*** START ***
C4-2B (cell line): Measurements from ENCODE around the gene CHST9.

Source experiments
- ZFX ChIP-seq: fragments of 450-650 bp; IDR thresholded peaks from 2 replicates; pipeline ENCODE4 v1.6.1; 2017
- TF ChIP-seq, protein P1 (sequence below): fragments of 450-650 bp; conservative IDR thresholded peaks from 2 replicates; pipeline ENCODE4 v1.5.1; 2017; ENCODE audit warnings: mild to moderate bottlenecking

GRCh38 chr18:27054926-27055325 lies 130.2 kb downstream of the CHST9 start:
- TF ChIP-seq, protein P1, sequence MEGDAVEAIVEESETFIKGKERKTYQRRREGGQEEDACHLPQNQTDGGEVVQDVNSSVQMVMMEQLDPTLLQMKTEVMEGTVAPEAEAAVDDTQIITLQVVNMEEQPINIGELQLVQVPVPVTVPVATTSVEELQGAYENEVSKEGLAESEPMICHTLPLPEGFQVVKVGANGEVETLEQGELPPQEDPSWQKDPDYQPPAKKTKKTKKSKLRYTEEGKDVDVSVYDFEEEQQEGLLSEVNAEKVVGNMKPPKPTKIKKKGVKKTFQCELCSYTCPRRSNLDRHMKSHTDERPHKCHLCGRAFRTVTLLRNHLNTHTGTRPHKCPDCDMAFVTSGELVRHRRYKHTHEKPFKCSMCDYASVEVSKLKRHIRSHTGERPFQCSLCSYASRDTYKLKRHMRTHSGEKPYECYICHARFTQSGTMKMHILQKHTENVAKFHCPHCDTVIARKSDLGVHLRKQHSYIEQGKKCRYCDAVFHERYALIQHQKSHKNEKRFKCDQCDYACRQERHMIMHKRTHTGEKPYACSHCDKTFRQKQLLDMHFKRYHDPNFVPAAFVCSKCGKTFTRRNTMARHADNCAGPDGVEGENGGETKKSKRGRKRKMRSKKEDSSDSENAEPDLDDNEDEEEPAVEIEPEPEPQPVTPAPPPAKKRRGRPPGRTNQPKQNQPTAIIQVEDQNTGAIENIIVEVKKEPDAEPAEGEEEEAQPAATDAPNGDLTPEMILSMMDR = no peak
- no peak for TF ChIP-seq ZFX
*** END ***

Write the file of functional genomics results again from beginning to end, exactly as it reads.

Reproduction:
C4-2B (cell line): Measurements from ENCODE around the gene CHST9.

Source experiments
- ZFX ChIP-seq: fragments of 450-650 bp; IDR thresholded peaks from 2 replicates; pipeline ENCODE4 v1.6.1; 2017
- TF ChIP-seq, protein P1 (sequence below): fragments of 450-650 bp; conservative IDR thresholded peaks from 2 replicates; pipeline ENCODE4 v1.5.1; 2017; ENCODE audit warnings: mild to moderate bottlenecking

GRCh38 chr18:27054926-27055325 lies 130.2 kb downstream of the CHST9 start:
- TF ChIP-seq, protein P1, sequence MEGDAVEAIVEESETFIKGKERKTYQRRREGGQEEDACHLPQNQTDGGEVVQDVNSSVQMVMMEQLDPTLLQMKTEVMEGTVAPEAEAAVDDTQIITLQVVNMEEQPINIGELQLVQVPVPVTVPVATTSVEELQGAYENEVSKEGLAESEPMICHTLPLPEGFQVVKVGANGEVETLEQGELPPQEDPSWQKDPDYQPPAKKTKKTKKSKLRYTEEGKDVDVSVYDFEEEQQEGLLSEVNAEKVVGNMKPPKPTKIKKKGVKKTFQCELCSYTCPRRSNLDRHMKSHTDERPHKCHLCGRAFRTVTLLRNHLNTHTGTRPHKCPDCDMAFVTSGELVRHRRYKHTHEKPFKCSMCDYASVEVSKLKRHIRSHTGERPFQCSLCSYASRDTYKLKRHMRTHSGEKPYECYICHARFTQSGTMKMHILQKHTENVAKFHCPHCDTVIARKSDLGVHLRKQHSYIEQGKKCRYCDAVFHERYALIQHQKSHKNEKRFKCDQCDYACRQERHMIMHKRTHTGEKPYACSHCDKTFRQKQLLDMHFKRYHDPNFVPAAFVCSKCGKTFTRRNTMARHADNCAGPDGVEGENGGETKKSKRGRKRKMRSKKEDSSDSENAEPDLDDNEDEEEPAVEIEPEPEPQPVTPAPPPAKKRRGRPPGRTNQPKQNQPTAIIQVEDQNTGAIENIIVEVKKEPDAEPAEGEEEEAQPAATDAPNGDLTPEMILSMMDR = no peak
- no peak for TF ChIP-seq ZFX